Sudden increases in daytime temperatures in mid-May and again in mid-June had a dramatic impact on the progression of bloom in California winegrapes. If you were caught at bloom time in one of these high temperature periods, bloom began and ended in three days versus a normal seven- to ten-day period.
So far, 2008 has been a tough year for the grape industry in California. We have experienced a very late spring freeze, very cyclic spring temperatures, high winds, low winter rainfall, and a drought. Almost all growers have been affected by at least two of these problem situations and some are describing their situation as the “perfect storm” (all four).
An unseasonable cold snap in mid-April affected winegrapes primarily in the northern San Joaquin Valley, the Sacramento Valley, and on the Central Coast. As with most frost situations, damage was highly localized. In affected areas, frost damage to clusters ranged from 10% to 30% with a few instances of losses up to 80%. The southern San Joaquin Valley, where 60% of California’s winegrapes are produced, was mostly unaffected; therefore, total winegrape production in the state will not be impacted as significantly as it could have been.
With cooler early spring temperatures, grapevine growth was running four to five days behind normal in 2008. By bloom time, we had almost caught up and bloom occurred at near normal times for most varieties and areas. However, temperatures in May and June were very cyclic (see “Hot Streak”).
In some areas, these cyclic temperatures resulted in unusual nutrient levels in the vines at bloom time. In areas where canopies were developing slowly prior to bloom, the sudden exposure of the fruit to high temperatures caused sunburn damage. In addition, some areas on the Central Coast have reported excessive post-bloom shatter on Merlot and Cabernet Sauvignon of up to 80%.
Just to make life more aggravating, most of California experienced higher than normal winds. The effect was most severe on first-year vineyards with young shoots just coming up the stake. For mature vineyards, cane breakage and shredded leaves were common. Of the last 20 years, 2008 had the third highest average wind speed for the months of March, April, and May (1991 was the highest and 1999 second highest).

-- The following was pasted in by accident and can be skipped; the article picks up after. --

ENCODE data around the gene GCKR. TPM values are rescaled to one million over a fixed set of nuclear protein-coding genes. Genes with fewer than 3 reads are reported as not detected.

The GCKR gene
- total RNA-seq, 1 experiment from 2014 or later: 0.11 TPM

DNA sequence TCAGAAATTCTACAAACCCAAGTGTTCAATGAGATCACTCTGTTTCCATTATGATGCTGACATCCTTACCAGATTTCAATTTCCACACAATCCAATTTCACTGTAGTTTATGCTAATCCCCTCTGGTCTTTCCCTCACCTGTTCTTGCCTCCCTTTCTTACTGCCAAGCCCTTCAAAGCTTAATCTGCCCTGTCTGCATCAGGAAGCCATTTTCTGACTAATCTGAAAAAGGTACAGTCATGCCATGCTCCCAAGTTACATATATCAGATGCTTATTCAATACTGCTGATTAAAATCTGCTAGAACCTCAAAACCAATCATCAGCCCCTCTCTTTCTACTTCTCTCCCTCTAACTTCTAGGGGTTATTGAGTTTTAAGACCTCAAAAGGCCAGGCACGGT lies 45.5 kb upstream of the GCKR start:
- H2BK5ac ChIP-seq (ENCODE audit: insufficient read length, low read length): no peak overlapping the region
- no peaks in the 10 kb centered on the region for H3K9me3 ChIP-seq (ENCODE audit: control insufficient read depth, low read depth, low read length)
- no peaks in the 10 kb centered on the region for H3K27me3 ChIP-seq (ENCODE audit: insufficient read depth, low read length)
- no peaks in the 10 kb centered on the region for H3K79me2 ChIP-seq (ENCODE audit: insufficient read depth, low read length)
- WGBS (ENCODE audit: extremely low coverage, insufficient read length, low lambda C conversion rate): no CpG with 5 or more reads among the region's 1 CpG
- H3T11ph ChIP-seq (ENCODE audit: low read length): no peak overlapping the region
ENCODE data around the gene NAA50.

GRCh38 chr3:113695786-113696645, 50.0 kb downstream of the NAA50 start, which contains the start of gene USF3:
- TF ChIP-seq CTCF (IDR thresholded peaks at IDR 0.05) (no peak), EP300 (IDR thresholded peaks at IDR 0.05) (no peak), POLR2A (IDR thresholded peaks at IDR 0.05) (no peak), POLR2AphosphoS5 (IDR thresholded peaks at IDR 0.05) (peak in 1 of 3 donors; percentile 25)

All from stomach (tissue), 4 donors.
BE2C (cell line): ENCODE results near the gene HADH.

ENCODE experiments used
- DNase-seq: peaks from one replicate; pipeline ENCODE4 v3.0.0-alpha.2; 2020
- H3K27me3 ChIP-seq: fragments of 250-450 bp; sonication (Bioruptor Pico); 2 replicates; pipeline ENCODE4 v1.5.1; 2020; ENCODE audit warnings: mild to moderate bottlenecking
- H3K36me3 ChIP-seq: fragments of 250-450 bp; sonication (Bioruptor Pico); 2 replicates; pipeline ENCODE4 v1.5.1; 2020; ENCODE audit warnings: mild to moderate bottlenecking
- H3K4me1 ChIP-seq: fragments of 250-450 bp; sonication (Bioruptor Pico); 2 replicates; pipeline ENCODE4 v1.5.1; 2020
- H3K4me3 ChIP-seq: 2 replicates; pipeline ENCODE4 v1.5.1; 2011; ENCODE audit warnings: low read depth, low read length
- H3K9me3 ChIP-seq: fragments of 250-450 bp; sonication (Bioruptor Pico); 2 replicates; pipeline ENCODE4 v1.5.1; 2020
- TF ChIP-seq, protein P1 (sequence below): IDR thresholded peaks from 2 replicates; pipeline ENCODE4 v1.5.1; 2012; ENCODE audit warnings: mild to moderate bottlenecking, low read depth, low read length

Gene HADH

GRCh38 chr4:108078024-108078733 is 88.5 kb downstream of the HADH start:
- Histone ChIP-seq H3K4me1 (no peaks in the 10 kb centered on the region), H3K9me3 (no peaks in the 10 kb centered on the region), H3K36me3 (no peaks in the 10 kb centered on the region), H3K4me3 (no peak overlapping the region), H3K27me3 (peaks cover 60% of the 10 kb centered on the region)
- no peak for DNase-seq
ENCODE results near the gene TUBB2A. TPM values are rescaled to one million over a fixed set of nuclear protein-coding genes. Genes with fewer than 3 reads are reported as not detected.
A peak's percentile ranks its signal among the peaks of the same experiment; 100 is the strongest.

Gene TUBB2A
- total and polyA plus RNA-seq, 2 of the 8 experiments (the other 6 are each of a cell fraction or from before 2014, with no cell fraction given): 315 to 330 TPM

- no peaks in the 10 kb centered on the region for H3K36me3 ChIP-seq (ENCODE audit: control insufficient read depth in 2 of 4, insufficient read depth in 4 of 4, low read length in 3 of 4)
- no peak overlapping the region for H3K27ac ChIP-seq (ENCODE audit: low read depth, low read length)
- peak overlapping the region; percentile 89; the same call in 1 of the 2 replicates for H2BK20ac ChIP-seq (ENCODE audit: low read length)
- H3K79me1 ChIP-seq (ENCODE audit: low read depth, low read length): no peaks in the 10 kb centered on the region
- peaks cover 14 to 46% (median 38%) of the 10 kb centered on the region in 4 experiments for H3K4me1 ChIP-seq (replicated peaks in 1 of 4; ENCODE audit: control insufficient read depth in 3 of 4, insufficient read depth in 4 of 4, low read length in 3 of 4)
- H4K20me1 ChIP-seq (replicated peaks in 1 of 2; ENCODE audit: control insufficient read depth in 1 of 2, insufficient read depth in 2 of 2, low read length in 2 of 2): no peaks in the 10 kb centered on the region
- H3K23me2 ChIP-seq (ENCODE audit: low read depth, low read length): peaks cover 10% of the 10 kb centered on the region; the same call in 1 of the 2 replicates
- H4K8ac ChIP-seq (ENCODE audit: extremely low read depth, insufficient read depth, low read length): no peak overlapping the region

Low Winter Rainfall And Drought
When we receive normal winter rainfall, the soil profiles are typically filled, or at least partially filled, with moisture. The North Coast and Northern San Joaquin Valley were OK this last winter, but the Central Valley and the Central Coast areas were about 50% of normal. In these grape growing areas, there is a greater reliance on surface water supplies and deep well pumping.
We have two types of droughts in California — “natural” droughts and “regulator” droughts. Many growers, particularly in the Central Valley, receive surface water from reservoirs that store winter snow runoff; however, with lower snow packs in the Sierra Nevada Mountains last winter, supplies are limited. We don’t like natural droughts, but we learn to live with them.
A “regulatory” drought is also occurring in 2008 that involves the transport of surface water supplies. Almost all of the water used by agriculture on the western side of the Central Valley comes from the California Aqueduct. Due to regulatory limitations, the water supply for agriculture is limited in 2008 to a total of 6 inches per acre for all of June, July, and August. The normal irrigation need for grapevines during these months is at least 12 to 14 inches per acre.
Whether the drought is natural or regulatory, growers must minimize their use of irrigation water and turn to deep well pumping. This of course results in a strain on the groundwater pumping reserves.
Overall Yield And Quality
While the raisin and table grape industries are the least affected by the abnormalities of this year, the winegrape industry is most affected. Our summer weather will have an effect on total winegrape yield and quality. Given a “normal” summer, most observers estimate that the 2008 crop will be about 5% less than 2007.
The weather pattern in California that typically results in the highest quality fruit consists of:
1) Early bud break;
2) Warm springtime temperatures resulting in grape bloom being seven to ten days early;
3) Moderate temperatures during bloom;
4) A moderately warm post-bloom period as the berries are formed and enlarge;
5) A moderate summer that allows the berry to mature without undue vine stress; and,
6) A warm, dry fall so that the grapes can develop strong flavor.
So how would one judge 2008 so far? Of the six steps to success, we have struck-out on Steps 1, 2, and 3; and Step 4 was OK, but not great. And as I write, we are in the middle of a heat wave, so the jury is still out, but it doesn’t look so great.